The wretches who had to suffer this punishment carried traces of their experiences for weeks. I examined the wrists and ankles of the Russian Pole some hours after his final release. The limbs were highly inflamed, the flesh being puffed out on either side of the deep blue indents which had been cut by the tightened ropes. The slightest movement of the affected limbs produced a sharp spasm of pain and it was only with the greatest difficulty that the poor wretch was able to use his hands and feet for some hours after removal from the post. In the case of the Russian Pole many weeks elapsed before all traces of the terrible weals inflicted by the ropes had disappeared.
When we grasped the depths to which Prussian brutality was ready and willing to descend, we could not refrain from dwelling upon probable future tortures which were likely to be in store for us. We were positive in our own minds that Major Bach would seek other novel and more revolting and agonising methods to wreak his vengeance upon the British. We were not left for very long in this maddening uncertainty. Tying-to-the-stake was but a mild prelude to the “Reign of Terror” which the ferocious Commandant shortly afterwards inaugurated.
THE REIGN OF TERROR
Major Bach, in common with the average Prussian officer, who has suddenly become invested with a certain degree of authority, evinced a weird delight in emphasising his power at every opportunity. He was an unbending apostle of steel-bound discipline, such as is practised in Germany.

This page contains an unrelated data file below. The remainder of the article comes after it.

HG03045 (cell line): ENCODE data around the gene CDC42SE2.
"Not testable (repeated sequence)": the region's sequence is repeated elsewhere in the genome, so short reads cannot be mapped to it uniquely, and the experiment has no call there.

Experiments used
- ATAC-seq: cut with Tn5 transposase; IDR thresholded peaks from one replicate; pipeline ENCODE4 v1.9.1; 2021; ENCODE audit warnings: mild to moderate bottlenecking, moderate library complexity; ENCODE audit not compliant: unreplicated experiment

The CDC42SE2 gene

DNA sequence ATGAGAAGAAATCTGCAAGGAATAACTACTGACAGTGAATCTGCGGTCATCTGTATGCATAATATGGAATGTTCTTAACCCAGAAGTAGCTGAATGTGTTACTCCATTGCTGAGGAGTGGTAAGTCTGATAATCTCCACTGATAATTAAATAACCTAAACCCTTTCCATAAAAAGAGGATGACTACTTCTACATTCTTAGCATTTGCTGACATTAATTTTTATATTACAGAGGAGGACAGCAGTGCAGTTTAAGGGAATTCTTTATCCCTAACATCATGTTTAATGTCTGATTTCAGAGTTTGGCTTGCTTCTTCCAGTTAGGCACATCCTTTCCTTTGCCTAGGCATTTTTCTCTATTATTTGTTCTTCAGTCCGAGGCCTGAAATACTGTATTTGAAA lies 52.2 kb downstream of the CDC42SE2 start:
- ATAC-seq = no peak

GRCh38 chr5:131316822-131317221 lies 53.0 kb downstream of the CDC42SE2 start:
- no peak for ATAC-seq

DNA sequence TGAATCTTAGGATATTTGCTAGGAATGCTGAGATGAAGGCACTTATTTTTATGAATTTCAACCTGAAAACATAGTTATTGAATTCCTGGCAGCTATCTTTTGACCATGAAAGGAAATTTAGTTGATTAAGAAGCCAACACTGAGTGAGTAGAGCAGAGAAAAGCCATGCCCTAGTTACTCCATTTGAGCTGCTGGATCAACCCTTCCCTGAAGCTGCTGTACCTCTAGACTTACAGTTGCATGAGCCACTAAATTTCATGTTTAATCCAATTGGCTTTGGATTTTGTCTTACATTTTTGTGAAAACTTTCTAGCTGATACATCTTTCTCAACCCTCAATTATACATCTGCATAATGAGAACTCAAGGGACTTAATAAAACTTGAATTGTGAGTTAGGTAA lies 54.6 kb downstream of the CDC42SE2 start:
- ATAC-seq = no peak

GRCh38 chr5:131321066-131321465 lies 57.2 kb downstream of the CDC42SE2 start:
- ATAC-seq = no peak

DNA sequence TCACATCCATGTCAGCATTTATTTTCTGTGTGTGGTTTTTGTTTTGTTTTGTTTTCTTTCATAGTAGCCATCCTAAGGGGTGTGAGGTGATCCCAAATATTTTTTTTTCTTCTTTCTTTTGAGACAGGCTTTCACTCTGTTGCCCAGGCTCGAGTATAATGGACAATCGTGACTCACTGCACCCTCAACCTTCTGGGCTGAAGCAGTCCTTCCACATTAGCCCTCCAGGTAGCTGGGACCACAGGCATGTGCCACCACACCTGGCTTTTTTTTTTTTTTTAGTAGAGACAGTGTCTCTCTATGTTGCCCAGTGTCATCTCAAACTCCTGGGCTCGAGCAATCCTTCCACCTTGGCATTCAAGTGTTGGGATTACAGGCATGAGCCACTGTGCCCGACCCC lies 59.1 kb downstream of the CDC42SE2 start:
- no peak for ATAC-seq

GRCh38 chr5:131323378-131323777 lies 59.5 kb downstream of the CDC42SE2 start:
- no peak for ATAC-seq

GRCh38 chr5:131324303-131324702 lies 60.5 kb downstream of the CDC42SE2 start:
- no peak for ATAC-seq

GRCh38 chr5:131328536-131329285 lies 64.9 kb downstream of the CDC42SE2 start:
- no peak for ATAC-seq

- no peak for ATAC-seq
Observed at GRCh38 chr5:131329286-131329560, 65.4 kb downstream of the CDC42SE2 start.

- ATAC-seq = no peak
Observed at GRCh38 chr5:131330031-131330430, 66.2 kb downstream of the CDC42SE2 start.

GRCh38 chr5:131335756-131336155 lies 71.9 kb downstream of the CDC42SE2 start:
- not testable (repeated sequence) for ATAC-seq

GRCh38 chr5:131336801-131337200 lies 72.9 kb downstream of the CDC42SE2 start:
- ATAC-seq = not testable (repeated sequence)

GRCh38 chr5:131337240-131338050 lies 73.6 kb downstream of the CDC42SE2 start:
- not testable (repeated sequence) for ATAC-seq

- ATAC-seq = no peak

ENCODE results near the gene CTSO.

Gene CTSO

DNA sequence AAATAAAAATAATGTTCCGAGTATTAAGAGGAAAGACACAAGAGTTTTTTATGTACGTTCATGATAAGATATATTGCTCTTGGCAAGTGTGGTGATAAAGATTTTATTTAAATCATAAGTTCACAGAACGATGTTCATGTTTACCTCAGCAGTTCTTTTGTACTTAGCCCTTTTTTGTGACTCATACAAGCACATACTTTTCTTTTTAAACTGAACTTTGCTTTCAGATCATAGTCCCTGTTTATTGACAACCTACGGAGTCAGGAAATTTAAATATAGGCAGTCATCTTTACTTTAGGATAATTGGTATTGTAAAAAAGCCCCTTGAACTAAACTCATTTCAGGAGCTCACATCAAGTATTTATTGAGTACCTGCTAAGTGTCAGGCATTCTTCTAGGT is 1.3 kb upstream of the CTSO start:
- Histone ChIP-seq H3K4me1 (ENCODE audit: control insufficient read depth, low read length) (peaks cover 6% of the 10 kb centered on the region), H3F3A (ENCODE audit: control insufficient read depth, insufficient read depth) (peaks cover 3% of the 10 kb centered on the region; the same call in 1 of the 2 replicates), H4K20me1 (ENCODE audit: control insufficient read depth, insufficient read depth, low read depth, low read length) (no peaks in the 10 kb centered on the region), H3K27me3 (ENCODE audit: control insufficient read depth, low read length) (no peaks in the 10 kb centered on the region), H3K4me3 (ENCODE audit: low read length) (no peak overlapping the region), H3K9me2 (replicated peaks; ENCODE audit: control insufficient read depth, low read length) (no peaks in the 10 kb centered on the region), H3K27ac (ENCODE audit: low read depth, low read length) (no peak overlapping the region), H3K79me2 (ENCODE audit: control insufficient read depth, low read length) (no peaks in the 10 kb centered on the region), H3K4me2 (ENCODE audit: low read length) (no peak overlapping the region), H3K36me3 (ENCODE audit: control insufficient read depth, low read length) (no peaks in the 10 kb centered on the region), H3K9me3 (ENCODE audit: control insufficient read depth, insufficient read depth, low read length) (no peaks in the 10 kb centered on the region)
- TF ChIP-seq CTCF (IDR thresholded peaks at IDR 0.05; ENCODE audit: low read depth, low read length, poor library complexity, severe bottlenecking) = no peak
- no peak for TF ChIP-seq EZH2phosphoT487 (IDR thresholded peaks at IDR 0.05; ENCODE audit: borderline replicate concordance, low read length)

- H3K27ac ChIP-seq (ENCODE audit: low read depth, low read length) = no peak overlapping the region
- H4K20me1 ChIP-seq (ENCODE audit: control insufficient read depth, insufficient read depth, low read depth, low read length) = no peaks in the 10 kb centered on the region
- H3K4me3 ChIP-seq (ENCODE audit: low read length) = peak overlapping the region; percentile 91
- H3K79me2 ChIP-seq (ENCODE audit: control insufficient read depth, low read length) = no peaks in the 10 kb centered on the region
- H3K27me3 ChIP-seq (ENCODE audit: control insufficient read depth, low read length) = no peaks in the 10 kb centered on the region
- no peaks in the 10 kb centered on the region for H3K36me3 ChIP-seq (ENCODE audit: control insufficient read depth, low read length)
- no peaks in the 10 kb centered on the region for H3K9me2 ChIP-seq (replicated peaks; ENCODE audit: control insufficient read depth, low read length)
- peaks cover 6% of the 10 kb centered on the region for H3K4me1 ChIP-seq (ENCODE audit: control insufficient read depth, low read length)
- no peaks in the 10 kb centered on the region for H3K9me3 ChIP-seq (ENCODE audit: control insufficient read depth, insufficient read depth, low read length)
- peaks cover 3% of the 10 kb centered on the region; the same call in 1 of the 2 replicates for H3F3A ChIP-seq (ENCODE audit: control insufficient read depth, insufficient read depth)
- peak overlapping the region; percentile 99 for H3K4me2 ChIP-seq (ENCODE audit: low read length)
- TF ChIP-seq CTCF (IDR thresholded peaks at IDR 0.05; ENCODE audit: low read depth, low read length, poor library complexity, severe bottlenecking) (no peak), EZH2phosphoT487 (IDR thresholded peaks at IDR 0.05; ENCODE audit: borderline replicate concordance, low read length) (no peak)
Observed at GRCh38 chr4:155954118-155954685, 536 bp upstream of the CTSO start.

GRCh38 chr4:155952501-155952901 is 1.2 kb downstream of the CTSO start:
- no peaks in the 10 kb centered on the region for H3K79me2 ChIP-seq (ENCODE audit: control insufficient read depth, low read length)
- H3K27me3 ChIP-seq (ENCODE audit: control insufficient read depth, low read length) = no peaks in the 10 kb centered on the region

Until his arrival we were in the habit of parading once a day—at 6 a.m.—with evening parades, twelve hours later, upon occasion. But Major Bach introduced the third mid-day parade. A little later he suddenly thought that a fourth parade was necessary, the respective hours being six, twelve, two, and six. Even this programme did not satisfy his love of power and arrogance, because at frequent intervals he would suddenly summon two additional parades and for no ostensible reason, except to harass us.
Parade was probably the most irksome duty we had to fulfil inasmuch as we were then treated to insults of every description. The Commandant was a martinet of the worst type. We were supposed to trim ourselves up and to look as spick and span as we could under the circumstances. This was more particularly demanded when a notable visitor—visitors were few and far between—came to the camp to perform a perfunctory inspection to satisfy the authorities in Berlin that the prisoners of war were being well and kindly tended. But some of us were not disposed to bow meekly to the tyrant’s despotic orders. Instead of parading upon such occasions in the white convict-like suits, which by the way we were supposed and indeed asked to purchase, so that we might present a smart uniform appearance, we preferred to don our own clothes, although they were now showing sad signs of wear and tear. Naturally the immaculate Major resented our refusal to fulfil his bidding, thus producing vivid blemishes upon the prim appearance of the lines, but we always succeeded in producing an excuse which was so ostensibly reasonable as to escape his wrath and consignment to some punishment.